duodenal ulceration .
2) In adults , H.Pylori and the principal
that cause of duodenal ulcer disease ,
and there is epidermiological evidence of
an association with gastric cancer .
3) H.Pylori possible contribution to the
aetiology of childhood malnutrition and
to the genesis of gastric cancer .
4) The organism can be transmitted
from human to human with evidence of
colonization appearance of gastric and
serum antibody response .
5) Strain of H.Pylori associated with
human disease produce specific cytoxic
protein .

H.Pylori is organisms that was

unheard of 15 years ago , now
recognized as a clinically
significant pathology entity .

The ultimate significance of H.Pylori

as an agent of disease remains to be
seen !.

? Does not use complex
carbohydrates as energy source, the
only carbohydrate used is glucose.
? Glucose is metabolized through
fermentation and oxidation
? Also involved in lipopolysaccharide
and nucleotide biosynthesis, aerobic
and anaerobic respiration.
? Metabolism and paucity of gene
expression regulation systems are
the indicative of high level of
adaptation to the human gastric
environment (low pH)

How doe

H. pylori
enzyme w
carbon di


es H. pylori survive in acidic environment

synthesises a huge amount of UREASE, an

which hydrolyses urea into ammonia and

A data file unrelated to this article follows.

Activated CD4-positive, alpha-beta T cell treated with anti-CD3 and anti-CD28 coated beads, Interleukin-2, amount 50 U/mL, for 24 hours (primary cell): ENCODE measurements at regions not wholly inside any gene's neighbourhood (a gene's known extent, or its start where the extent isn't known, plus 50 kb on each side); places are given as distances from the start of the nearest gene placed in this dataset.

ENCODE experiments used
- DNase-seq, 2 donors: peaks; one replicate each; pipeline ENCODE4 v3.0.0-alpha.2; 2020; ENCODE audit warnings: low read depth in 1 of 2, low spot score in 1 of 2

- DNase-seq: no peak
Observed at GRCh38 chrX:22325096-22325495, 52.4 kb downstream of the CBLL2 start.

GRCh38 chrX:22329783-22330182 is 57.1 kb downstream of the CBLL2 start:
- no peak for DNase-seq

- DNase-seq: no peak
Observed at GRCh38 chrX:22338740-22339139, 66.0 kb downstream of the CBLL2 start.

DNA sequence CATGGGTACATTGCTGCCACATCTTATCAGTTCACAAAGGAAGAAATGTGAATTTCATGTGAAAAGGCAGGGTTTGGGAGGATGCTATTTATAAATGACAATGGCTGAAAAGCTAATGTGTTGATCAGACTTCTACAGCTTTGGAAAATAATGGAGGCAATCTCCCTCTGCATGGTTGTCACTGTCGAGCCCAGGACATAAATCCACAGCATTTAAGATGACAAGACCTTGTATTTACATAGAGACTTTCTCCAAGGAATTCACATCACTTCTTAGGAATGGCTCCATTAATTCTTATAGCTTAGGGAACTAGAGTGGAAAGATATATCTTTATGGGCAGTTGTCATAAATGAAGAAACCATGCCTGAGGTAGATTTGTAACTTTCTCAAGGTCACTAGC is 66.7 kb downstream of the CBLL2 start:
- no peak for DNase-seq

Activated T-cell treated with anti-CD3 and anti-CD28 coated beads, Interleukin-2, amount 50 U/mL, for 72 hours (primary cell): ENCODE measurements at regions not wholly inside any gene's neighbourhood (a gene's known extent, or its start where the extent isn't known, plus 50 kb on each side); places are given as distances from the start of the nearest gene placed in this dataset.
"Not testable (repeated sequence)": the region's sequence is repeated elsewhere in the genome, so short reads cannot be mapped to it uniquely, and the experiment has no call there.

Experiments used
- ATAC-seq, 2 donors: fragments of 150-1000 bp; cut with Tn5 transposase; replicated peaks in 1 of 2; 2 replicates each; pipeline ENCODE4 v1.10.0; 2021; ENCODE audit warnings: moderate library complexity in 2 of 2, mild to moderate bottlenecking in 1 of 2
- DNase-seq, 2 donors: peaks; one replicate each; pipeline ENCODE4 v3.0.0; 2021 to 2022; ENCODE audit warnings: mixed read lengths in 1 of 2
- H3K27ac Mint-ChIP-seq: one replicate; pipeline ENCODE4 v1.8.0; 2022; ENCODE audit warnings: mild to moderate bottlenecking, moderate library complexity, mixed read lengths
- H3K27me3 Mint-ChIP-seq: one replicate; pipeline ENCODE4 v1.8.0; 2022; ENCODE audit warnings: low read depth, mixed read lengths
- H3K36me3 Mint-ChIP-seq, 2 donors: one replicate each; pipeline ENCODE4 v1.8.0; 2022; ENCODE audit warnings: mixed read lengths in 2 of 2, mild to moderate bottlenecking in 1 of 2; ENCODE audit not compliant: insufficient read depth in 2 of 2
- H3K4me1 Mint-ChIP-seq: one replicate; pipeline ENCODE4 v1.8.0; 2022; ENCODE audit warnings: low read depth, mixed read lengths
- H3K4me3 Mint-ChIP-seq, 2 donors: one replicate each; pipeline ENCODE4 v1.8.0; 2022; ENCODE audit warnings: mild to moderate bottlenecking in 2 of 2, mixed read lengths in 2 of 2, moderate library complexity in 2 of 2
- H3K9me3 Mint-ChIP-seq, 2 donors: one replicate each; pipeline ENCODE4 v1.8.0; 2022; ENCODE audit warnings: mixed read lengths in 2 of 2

dioxide. Ammonia neutrailizes the acidity of
, making it more hospitable for the bacterium.

~able to adapt and survive in acidic
environment of stomach by borrowing itself
into the mucus lining of the stomach to
protect itself from the acidic environment.
~ able to sense the pH gradient in the mucus
and move towards the less acidic region
~Protein CagA of H.pylori co-expressed with
VacA shows clear pathway for secretion of
toxins that contribute to virulence.
~Gene of H.pylori associate with virulence
located in pathogenicity island has been
identified with being related to the risk of
gastric cancer .

1)Stomach ulcer
(As known as peptide ulcer)
-H. pylori enters your body and attacks the
lining of your stomach,which usually protects
you from the acid your body uses to digest
-Once the bacteria has done enough of
damage, the acid get through the lining
which leads to ulcers.
2)Stomach cancer
-The stomach ulcers formed in the stomach
will eventually leads to stomach cancer.

This video is briefly talking about Helicobacter

pylori. Helicobacter pylori, which is often simply
called H. pylori believed to be closely connected
to a pair of serious stomach disorders: ulcers and
stomach cancer.
Research has shown that H. pylori can weaken
the protective coating of the stomach. It is
capable of growing in the human stomach
despite highly acidic conditions that impossible
for other types of germs to survive. But HOW?
Check it out form the video.=)

Simple structures and components of H.pylori
Part of stomach and intestine that H.pylori locate
Zooming into the atrium lining (structures,
component and condition )
How do H.pylori survive in acidic condition
How H.pylori cause ulcer
Diagnosis of H.pylori infection
Treatment for H.pylori infection